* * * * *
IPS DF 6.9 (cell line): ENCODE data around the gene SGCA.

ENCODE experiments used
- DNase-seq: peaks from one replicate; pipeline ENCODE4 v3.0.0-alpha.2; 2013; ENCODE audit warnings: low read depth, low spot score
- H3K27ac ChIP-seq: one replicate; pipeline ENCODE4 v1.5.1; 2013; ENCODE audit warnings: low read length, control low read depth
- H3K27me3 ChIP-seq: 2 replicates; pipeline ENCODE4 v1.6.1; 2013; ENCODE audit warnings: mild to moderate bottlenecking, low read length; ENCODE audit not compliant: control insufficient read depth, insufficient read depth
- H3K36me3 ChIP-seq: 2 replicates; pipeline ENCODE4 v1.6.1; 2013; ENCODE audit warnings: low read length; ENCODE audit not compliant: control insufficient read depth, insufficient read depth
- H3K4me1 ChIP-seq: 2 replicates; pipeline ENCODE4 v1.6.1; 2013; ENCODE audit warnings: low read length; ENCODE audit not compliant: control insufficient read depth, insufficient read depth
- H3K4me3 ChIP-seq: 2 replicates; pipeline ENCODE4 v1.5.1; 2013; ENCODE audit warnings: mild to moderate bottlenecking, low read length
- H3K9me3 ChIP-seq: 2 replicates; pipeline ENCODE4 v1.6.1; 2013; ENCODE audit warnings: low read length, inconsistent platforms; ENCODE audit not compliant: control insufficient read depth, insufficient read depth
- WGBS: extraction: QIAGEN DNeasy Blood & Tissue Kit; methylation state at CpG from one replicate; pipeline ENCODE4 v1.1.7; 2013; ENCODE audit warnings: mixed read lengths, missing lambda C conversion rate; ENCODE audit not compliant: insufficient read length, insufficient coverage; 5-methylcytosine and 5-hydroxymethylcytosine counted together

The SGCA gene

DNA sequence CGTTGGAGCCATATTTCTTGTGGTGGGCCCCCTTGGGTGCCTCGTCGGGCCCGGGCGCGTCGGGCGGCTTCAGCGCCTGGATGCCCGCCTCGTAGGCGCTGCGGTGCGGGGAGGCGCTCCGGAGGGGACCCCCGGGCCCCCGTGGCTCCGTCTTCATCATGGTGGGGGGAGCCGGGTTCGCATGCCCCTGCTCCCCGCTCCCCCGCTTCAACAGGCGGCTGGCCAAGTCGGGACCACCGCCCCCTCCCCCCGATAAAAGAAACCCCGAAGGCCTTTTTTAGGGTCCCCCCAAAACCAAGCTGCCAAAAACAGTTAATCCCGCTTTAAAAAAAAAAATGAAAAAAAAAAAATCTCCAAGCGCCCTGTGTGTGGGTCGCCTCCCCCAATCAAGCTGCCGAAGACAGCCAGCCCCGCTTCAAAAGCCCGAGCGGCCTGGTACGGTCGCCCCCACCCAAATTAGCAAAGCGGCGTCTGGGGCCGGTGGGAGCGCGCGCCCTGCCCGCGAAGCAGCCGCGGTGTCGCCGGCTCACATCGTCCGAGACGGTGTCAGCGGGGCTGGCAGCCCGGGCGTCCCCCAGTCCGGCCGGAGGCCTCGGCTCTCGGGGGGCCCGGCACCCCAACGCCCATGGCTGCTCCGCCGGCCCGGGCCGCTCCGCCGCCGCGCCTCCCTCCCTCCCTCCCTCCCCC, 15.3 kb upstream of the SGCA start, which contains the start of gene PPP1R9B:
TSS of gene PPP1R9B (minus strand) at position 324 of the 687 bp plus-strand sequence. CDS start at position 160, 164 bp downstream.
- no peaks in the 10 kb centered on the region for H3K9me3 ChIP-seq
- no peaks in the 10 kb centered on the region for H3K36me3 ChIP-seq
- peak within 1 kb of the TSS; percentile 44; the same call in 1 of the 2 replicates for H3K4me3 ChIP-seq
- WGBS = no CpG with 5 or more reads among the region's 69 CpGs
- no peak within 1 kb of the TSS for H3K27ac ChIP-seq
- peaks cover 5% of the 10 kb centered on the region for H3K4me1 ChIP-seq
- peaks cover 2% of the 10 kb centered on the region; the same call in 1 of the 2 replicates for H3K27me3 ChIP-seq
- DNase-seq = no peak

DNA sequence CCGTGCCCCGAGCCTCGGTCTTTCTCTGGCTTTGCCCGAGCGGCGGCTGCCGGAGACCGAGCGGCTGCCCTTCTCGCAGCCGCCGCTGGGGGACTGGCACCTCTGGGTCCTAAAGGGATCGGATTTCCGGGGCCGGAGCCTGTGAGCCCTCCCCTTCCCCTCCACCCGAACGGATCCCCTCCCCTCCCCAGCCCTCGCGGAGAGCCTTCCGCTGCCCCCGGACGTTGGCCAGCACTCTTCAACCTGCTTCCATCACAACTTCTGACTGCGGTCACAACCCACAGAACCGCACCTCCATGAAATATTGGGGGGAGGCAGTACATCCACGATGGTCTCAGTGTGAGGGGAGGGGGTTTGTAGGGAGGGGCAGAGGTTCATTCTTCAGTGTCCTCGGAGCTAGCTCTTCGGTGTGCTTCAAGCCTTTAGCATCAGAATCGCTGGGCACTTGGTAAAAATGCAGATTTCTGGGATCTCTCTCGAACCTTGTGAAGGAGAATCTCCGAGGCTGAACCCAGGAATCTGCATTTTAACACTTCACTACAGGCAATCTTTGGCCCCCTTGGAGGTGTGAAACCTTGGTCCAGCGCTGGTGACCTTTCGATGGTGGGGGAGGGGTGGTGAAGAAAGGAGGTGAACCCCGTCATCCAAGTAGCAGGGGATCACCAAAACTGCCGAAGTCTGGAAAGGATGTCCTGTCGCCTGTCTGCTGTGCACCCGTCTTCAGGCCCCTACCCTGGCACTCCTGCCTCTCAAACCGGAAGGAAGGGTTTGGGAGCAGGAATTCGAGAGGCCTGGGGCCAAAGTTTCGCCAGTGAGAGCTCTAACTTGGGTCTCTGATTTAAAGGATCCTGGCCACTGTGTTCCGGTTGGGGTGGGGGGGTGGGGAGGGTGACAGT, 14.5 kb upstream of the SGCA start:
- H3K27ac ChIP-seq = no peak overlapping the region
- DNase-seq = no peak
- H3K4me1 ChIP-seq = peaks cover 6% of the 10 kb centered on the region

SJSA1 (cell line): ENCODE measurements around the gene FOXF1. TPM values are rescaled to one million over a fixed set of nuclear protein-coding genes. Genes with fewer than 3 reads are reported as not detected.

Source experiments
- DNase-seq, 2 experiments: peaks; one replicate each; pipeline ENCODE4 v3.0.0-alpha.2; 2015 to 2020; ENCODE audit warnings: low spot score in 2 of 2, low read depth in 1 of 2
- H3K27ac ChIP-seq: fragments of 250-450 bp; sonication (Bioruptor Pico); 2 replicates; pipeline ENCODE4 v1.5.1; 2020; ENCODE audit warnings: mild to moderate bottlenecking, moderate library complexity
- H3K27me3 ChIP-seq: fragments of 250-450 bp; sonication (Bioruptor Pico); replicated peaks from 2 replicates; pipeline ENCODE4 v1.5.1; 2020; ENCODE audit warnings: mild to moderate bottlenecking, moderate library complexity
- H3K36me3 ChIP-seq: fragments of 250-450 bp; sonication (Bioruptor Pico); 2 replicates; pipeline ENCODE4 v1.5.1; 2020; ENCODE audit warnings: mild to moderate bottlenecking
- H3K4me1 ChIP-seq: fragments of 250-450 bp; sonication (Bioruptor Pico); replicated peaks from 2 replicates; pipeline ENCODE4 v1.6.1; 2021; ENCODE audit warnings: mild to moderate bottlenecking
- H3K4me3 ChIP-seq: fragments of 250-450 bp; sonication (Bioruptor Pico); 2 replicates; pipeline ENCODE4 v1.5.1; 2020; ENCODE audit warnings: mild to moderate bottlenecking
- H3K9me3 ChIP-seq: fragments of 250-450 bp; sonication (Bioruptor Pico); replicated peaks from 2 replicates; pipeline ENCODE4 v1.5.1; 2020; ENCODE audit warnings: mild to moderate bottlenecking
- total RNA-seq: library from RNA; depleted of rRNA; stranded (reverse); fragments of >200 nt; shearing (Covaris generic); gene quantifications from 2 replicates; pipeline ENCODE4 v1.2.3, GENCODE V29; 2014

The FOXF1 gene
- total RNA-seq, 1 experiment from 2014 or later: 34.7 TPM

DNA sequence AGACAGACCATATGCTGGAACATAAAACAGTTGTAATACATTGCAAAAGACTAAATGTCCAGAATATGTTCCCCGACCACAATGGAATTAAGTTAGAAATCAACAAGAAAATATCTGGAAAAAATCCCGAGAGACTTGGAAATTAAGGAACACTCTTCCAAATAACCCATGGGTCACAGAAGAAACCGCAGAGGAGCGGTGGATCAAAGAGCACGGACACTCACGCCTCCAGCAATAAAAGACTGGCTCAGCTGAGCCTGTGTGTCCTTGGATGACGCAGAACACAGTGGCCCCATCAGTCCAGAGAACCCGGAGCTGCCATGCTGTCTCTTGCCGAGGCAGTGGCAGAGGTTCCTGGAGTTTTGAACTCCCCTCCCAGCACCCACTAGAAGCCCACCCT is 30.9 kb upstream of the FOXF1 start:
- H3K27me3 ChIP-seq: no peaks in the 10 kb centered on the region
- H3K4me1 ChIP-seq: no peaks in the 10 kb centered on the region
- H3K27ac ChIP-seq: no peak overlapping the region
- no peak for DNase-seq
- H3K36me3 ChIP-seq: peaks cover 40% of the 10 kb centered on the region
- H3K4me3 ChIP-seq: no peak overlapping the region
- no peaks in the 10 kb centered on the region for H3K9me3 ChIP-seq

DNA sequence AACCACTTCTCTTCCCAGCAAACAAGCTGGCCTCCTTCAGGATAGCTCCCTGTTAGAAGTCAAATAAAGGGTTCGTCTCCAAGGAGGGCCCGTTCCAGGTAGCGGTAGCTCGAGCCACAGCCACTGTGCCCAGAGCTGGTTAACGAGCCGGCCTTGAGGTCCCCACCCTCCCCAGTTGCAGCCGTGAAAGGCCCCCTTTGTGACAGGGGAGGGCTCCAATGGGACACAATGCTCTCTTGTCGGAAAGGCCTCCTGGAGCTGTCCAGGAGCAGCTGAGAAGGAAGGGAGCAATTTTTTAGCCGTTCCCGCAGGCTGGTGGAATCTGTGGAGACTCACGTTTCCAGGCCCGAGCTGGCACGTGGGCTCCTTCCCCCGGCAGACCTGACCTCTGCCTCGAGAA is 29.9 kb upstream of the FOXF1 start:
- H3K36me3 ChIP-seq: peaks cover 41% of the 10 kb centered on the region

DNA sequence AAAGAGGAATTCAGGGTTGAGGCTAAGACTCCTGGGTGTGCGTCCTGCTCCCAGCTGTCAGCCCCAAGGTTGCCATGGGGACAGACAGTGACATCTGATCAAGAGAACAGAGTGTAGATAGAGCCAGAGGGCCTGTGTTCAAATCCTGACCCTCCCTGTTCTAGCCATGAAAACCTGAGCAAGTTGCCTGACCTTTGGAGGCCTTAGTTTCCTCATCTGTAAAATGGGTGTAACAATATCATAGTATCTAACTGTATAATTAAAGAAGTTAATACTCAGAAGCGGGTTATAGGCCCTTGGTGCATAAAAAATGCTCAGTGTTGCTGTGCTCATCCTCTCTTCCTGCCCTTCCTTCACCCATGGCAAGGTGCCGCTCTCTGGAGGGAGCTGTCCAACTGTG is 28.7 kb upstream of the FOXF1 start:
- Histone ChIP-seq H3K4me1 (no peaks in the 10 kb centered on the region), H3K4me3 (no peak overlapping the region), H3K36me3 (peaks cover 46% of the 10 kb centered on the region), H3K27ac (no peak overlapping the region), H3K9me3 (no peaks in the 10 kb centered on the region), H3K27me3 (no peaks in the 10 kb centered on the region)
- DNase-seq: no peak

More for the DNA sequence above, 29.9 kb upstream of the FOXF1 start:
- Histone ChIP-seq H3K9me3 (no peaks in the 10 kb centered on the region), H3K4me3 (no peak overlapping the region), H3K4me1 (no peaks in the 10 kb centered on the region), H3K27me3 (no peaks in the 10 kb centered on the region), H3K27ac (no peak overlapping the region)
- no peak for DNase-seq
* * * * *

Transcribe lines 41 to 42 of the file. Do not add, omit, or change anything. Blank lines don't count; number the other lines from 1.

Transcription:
- H3K27ac ChIP-seq: no peak overlapping the region
- no peak for DNase-seq